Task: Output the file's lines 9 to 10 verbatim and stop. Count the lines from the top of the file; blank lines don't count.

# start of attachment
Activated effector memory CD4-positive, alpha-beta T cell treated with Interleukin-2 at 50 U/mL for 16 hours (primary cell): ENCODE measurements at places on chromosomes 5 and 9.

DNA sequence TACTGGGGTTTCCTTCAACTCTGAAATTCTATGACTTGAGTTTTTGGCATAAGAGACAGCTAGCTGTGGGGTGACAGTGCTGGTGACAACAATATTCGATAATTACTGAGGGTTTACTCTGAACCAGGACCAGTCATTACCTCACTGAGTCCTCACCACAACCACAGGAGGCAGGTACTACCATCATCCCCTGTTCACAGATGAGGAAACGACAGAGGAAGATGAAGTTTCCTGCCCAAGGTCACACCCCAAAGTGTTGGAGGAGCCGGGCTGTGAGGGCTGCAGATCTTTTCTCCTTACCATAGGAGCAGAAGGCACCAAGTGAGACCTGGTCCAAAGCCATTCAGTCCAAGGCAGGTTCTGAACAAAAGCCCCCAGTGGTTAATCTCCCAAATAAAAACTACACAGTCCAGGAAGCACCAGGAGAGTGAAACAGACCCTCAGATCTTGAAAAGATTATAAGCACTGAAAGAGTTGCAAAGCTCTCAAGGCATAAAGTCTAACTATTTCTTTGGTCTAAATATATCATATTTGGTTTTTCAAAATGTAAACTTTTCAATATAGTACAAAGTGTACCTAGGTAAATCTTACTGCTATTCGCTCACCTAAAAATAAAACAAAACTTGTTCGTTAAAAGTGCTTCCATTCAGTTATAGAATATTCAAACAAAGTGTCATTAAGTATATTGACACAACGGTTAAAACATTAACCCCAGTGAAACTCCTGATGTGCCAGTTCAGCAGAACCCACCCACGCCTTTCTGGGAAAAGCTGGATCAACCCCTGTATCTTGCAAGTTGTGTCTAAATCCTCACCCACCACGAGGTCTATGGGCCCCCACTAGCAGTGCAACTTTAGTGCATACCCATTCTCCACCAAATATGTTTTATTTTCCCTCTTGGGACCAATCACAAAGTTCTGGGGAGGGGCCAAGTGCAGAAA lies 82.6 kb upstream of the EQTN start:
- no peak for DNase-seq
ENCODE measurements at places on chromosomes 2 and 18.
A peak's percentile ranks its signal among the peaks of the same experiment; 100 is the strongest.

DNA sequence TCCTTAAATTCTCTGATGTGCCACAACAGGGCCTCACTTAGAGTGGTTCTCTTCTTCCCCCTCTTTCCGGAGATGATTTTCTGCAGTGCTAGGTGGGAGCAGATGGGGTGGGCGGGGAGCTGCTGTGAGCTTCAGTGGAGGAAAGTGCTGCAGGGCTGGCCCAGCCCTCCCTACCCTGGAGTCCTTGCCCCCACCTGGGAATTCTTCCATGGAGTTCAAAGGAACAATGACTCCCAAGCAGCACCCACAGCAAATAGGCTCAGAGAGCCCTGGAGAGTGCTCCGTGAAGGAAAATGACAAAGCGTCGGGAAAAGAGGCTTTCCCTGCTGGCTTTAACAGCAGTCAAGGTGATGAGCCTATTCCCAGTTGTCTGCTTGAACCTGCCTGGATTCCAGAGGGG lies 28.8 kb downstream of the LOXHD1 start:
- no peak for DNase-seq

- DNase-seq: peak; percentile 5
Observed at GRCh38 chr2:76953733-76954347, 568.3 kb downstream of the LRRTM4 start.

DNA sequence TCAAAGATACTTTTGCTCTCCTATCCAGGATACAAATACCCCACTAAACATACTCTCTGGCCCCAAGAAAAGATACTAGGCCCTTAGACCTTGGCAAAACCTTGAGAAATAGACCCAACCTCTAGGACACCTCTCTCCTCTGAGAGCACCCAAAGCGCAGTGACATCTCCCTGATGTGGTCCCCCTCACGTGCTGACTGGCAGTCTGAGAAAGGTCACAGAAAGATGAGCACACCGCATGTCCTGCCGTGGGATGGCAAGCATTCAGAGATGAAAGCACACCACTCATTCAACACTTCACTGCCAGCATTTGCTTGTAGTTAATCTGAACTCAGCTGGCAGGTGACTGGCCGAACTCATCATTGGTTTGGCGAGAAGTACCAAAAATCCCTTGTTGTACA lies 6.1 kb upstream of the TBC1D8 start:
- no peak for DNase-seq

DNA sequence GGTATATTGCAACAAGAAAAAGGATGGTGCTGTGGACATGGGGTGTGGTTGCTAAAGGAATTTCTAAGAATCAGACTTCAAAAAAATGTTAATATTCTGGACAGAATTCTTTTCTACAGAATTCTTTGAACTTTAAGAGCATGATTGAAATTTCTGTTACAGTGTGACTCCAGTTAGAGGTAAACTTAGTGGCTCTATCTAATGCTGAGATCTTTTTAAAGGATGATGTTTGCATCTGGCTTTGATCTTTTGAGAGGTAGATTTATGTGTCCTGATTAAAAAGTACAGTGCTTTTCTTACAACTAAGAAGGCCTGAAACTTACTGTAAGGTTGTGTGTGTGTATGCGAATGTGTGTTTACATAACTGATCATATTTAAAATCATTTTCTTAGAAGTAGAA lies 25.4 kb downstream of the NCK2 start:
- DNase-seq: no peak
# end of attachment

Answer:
Observed at GRCh38 chr2:76953733-76954347, 568.3 kb downstream of the LRRTM4 start.

DNA sequence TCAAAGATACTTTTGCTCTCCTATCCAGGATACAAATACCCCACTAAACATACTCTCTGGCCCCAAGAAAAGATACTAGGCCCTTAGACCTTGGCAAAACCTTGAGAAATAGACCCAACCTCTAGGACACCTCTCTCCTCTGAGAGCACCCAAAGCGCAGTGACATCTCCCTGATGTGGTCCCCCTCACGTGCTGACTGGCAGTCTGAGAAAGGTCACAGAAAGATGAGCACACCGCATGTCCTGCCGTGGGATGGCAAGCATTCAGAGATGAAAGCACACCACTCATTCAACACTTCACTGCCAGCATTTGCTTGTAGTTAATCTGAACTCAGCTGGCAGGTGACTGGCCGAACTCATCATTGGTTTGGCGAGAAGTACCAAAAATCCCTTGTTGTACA lies 6.1 kb upstream of the TBC1D8 start: